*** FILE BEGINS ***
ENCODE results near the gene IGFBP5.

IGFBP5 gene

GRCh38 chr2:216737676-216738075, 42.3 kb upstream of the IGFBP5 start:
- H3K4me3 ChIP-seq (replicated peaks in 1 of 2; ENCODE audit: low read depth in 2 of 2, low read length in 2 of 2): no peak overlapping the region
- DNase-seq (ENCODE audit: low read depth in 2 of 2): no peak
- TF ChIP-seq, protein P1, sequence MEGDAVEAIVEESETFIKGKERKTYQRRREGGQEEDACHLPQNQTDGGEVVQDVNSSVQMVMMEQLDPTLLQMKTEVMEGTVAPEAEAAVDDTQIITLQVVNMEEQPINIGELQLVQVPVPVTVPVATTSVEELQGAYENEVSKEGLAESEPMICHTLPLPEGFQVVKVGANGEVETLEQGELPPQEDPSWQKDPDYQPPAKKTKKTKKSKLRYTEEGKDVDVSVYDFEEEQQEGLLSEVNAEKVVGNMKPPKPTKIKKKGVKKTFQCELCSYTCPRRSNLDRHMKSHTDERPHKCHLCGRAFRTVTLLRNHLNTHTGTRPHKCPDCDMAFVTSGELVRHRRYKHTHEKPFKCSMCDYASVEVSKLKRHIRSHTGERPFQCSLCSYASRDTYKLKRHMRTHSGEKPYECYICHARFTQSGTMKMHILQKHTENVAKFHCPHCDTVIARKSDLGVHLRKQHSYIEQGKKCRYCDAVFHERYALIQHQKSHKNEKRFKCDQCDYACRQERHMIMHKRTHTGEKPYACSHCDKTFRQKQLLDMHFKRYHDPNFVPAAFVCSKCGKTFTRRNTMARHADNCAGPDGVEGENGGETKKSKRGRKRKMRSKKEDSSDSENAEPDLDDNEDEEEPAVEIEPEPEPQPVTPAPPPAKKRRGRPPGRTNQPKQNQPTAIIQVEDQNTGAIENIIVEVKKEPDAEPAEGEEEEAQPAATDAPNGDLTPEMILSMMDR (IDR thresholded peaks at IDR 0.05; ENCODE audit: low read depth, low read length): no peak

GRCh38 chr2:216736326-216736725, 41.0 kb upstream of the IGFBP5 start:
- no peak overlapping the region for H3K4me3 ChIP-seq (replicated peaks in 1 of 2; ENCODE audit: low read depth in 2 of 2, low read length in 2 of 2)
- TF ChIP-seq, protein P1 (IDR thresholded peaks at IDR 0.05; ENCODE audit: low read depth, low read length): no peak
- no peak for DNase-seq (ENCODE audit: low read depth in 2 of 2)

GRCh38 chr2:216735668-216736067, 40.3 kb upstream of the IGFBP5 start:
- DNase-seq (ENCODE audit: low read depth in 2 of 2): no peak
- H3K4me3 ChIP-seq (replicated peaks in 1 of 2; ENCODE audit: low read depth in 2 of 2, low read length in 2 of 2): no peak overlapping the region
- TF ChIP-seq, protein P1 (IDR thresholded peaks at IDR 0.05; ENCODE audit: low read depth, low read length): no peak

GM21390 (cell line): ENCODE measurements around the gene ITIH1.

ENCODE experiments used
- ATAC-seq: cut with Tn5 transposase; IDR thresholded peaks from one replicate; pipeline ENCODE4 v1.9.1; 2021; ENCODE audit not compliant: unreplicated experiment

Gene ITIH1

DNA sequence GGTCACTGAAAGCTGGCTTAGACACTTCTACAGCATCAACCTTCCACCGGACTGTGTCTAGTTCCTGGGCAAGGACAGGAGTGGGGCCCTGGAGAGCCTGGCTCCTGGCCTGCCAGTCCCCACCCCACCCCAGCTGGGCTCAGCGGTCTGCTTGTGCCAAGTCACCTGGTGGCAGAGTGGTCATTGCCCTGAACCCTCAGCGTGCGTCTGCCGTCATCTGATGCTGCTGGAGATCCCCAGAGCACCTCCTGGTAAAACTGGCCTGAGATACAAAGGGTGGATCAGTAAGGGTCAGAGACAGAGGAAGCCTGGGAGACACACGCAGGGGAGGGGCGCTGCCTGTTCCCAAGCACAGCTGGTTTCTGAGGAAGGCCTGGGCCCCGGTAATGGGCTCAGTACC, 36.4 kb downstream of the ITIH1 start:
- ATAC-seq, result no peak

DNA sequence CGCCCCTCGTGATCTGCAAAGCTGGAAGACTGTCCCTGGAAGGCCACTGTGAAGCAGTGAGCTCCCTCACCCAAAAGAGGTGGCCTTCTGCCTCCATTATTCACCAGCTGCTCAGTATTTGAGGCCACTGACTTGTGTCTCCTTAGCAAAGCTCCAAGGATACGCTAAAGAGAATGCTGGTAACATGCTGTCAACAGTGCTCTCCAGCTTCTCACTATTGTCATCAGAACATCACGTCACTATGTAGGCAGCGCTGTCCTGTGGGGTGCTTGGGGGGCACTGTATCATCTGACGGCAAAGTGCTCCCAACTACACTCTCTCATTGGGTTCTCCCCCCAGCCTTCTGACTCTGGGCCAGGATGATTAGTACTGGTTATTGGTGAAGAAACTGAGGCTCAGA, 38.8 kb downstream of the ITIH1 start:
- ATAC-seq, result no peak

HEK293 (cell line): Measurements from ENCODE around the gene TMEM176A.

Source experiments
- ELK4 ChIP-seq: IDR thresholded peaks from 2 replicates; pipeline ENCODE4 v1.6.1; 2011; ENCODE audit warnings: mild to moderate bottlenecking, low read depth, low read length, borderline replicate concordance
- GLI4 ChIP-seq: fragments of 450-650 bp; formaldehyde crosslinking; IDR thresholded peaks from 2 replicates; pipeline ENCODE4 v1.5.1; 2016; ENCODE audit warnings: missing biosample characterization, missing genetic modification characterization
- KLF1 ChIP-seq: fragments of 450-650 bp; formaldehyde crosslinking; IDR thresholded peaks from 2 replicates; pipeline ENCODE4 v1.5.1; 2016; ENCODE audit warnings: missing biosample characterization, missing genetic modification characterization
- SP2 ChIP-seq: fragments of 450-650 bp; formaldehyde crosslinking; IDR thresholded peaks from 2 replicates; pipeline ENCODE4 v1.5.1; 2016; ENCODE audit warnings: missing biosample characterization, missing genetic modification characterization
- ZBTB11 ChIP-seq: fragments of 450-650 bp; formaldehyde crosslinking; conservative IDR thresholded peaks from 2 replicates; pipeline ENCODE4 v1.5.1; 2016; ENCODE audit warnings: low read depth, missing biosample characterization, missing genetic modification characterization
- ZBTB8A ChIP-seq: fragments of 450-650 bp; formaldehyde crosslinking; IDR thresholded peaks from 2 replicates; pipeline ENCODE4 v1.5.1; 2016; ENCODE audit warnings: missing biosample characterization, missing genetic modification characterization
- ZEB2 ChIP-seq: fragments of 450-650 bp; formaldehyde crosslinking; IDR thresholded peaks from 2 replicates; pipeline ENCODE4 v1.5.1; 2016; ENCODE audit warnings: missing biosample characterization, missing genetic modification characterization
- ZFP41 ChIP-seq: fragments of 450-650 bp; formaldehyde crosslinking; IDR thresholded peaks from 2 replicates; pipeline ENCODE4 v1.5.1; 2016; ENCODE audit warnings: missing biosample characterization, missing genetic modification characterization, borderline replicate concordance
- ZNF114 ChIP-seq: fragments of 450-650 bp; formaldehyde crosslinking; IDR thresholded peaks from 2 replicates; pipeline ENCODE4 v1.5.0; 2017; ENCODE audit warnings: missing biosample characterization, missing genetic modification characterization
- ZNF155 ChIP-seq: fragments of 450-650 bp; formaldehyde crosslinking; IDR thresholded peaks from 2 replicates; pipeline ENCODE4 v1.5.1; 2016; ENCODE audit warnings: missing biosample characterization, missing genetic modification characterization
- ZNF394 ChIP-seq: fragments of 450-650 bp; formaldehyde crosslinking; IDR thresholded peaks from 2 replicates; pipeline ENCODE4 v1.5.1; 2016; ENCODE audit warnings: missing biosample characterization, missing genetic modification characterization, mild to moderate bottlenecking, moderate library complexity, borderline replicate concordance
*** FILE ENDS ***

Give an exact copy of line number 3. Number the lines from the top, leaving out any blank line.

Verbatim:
GRCh38 chr2:216737676-216738075, 42.3 kb upstream of the IGFBP5 start: